Success Stories Support groups Video Meet-ups

DYSPRAXIC ZOOM IN LOCKDOWN

My name is Tom and during Lockdown 2020 I have become somewhat addicted to Zoom. The idea of using Zoom to bring Dyspraxic folk together, in our case, was pioneered by Pete Guest. Pete previously ran some sessions, long before Lockdown. With us all  being ‘locked down’, we had the perfect opportunity to expand the idea. We’ve had folk from across the globe joining our  sessions, with some getting up at very unsociable hours to join in. I’ve met some great new friends.

Pete has organised a number of very helpful Wednesday Q&A sessions. Speakers have included: 

  • Lindsey Hall who very kindly talked about Kitchen and other gadgets to help at home and in work
  • Karen an OT from Coventry 
  • Monique a campaigner on behalf of Neurodivergent Folk  
  • Jamie who talked about strategies for helping us look after our Mental Health
  •  Chris and his colleague Sue from Genius Within; a company who provide training and workplace coaching for Neurodivergent folk. 
  • Rosemary, a speech and Language Therapist, who is also Dyspraxic herself 
  • Andrew Fleming a British Diplomat in India. 

 

Amy, a regular attendee of these nights said:  “The sessions have provided me with endless support and have made me feel better about being Dyspraxic. It’s made me realise that Icam not alone in the struggles I face and that there is a community that I can count on. These meets are the highlight of my week and these sessions allow you to meet a wide variety of people who now feel like  family.”

I  myself have run a number of informal facilitated chat sessions with various focus questions, such as What are your favoured coping strategies, ‘Dyspraxidents’ and sessions where people have shared experience of disclosing or discussing Dyspraxia with employers and/or trying to explain to family members or partners. These have not been a formal thing since I’m really not qualified to tell anyone how to run their life.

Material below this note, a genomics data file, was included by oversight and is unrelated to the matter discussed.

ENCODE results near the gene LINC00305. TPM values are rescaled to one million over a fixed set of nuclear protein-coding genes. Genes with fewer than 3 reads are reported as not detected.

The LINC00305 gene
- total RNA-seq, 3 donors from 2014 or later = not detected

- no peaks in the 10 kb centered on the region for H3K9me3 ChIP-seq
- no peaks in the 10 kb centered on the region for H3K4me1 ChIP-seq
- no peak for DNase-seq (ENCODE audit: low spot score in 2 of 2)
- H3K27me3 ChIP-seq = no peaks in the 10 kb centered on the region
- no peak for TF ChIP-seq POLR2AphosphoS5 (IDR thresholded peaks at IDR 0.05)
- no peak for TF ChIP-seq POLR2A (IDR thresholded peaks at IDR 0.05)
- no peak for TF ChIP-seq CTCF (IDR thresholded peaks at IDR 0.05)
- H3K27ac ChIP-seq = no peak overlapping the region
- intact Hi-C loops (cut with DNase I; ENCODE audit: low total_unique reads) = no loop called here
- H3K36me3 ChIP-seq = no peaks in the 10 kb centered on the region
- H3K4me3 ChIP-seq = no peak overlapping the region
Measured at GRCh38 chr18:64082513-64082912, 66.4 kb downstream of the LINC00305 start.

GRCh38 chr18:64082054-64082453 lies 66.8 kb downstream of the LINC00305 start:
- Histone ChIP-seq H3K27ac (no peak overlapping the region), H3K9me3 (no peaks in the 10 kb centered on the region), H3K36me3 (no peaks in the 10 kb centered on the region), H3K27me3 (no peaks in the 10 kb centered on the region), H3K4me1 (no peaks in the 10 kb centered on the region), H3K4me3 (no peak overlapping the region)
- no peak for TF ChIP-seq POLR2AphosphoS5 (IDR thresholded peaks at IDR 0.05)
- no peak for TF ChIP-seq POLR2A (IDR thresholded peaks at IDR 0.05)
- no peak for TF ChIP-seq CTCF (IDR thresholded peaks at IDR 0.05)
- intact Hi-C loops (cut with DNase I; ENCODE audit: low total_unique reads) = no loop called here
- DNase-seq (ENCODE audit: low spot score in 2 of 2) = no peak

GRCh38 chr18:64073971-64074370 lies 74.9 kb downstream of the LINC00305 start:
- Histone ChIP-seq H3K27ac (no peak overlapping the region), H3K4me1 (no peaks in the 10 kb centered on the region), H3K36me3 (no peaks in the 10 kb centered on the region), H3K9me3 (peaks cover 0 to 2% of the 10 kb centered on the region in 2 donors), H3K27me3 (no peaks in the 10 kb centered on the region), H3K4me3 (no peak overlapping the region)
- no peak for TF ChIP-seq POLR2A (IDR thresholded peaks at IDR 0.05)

Back in May with the help of Brandon (aka The Theatric Dyspraxic), we ran an Artistic passions  session. So many of us are creative types despite the notion that we would find such pursuits impossible we do love to defy such notions. There are many talented dyspraxic crafters, musicians stand-up comedians, writers, actors, artists, cake decorators and even dancers out there.

I’ve also done a couple of smaller group sessions where I restricted participation to five people plus the facilitator as I was very conscious that more than a dozen enthusiastic dyspraxics can trip even me into sensory overload.

Since there are only a small handful of us, regrettably we only have capacity to reach a limited number of dyspraxic folk at any one time,  Planning organising, and sending out invites and running these sessions takes time and effort away from our already hectic lives and family/household and/or work responsibilities. Getting the balance right can be difficult. We are not trained professionals, just a very small motley group of individuals who very much enjoy  giving something back to try to help our community, We have no formal standing and we have to be able to be realistic about what we can sustain and manage. Not that that will stop us pushing the boundaries and contracting Zoom Fever!